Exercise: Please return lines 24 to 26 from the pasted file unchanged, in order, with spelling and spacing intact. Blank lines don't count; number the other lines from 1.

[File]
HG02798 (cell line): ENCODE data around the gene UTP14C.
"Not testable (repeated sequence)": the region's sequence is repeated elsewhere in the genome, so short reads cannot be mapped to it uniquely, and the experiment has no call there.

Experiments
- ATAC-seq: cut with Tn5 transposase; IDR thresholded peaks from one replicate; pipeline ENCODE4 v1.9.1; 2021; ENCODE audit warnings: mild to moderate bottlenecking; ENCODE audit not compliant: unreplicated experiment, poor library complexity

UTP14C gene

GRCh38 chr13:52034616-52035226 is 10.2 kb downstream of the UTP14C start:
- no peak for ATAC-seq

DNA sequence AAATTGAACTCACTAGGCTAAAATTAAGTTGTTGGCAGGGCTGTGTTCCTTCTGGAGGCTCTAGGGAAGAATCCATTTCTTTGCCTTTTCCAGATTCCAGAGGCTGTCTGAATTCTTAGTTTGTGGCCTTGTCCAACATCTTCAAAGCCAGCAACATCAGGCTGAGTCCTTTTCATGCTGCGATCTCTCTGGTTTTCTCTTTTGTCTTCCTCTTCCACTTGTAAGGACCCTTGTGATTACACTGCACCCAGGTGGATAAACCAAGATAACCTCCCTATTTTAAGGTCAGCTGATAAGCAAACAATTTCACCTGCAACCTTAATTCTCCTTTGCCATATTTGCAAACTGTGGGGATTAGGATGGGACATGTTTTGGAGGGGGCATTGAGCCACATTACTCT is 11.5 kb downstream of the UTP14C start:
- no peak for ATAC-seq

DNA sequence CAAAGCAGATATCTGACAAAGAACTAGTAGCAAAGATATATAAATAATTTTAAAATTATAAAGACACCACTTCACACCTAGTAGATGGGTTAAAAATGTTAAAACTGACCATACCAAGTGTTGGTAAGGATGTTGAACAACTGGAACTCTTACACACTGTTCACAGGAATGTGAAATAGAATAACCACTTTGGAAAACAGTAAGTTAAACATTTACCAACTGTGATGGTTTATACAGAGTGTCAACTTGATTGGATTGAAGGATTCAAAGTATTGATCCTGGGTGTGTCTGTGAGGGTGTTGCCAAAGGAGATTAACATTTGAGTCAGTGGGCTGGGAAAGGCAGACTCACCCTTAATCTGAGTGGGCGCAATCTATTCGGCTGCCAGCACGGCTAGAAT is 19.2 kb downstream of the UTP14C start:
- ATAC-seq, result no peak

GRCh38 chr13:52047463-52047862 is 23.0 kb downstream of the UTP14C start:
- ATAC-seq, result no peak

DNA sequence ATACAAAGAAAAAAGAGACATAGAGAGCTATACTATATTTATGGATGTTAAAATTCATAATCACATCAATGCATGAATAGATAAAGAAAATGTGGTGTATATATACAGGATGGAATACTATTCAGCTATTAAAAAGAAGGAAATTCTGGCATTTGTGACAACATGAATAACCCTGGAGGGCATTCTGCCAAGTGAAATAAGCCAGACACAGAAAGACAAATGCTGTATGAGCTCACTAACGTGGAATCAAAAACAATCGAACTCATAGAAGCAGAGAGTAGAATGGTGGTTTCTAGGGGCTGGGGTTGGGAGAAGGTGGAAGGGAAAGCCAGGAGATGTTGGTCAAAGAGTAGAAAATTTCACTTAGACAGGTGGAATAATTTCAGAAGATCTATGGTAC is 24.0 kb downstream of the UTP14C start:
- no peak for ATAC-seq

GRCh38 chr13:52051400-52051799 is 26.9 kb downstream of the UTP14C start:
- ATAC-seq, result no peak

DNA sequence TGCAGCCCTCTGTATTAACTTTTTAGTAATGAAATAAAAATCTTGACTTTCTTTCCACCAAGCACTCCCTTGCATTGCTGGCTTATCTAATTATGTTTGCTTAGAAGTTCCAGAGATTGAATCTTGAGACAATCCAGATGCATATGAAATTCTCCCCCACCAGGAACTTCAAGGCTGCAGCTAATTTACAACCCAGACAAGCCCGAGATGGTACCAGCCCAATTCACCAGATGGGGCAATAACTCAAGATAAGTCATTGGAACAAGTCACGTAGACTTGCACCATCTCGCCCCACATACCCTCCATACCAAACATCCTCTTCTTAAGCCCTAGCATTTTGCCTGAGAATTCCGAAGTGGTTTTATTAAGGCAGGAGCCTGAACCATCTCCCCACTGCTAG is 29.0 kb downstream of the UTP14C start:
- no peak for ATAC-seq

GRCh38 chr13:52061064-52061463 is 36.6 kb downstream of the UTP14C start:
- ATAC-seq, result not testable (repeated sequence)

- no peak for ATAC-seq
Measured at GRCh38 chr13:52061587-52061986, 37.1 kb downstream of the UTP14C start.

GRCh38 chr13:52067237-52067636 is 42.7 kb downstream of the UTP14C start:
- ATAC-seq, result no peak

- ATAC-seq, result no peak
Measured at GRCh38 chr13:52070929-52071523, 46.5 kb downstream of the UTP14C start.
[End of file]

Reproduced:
GRCh38 chr13:52067237-52067636 is 42.7 kb downstream of the UTP14C start:
- ATAC-seq, result no peak

- ATAC-seq, result no peak